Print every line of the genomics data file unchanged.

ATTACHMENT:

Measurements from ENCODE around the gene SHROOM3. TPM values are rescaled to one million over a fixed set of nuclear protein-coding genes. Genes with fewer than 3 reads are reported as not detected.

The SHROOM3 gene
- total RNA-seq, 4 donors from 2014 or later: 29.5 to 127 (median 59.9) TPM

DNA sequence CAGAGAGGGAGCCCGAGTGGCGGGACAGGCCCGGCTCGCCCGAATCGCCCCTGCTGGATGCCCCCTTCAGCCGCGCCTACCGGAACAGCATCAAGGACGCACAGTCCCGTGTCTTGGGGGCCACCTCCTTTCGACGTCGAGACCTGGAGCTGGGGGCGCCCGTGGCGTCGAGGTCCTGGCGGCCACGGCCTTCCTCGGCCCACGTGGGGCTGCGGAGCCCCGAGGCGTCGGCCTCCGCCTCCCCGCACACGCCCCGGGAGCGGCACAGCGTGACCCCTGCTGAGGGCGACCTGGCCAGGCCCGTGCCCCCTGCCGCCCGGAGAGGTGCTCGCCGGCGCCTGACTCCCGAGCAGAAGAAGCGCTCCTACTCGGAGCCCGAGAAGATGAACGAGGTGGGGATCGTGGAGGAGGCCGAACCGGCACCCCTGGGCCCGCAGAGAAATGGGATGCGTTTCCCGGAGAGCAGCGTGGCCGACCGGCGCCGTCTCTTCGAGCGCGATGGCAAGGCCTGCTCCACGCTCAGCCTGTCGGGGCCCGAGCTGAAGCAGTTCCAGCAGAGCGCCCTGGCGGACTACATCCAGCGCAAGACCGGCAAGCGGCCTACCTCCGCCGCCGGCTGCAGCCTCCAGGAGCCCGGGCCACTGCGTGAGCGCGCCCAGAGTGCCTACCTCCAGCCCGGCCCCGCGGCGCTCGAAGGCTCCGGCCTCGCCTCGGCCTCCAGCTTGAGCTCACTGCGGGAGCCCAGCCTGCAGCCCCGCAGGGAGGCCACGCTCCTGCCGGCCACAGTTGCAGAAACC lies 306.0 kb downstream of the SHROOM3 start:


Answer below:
Measurements from ENCODE around the gene SHROOM3. TPM values are rescaled to one million over a fixed set of nuclear protein-coding genes. Genes with fewer than 3 reads are reported as not detected.

The SHROOM3 gene
- total RNA-seq, 4 donors from 2014 or later: 29.5 to 127 (median 59.9) TPM

DNA sequence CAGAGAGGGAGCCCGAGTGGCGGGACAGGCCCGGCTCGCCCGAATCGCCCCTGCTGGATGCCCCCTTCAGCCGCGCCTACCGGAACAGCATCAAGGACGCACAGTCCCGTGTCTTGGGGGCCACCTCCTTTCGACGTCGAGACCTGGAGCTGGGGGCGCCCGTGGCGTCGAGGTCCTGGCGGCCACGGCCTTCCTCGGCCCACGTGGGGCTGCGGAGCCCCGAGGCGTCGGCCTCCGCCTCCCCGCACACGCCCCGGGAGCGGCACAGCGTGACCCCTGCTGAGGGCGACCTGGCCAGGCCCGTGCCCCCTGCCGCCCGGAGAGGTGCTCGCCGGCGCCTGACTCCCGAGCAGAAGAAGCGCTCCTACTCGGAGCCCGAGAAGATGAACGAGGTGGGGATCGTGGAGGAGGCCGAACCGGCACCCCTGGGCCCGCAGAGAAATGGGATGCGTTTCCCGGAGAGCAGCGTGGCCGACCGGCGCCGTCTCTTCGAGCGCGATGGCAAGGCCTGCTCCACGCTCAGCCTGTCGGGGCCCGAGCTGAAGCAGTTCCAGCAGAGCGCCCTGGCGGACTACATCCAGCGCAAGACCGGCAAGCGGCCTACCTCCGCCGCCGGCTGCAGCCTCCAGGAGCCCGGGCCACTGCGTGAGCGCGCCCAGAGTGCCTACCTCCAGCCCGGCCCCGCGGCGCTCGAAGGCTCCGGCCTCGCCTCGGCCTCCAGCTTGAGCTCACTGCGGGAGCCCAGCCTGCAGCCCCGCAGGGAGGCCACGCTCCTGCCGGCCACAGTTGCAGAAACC lies 306.0 kb downstream of the SHROOM3 start: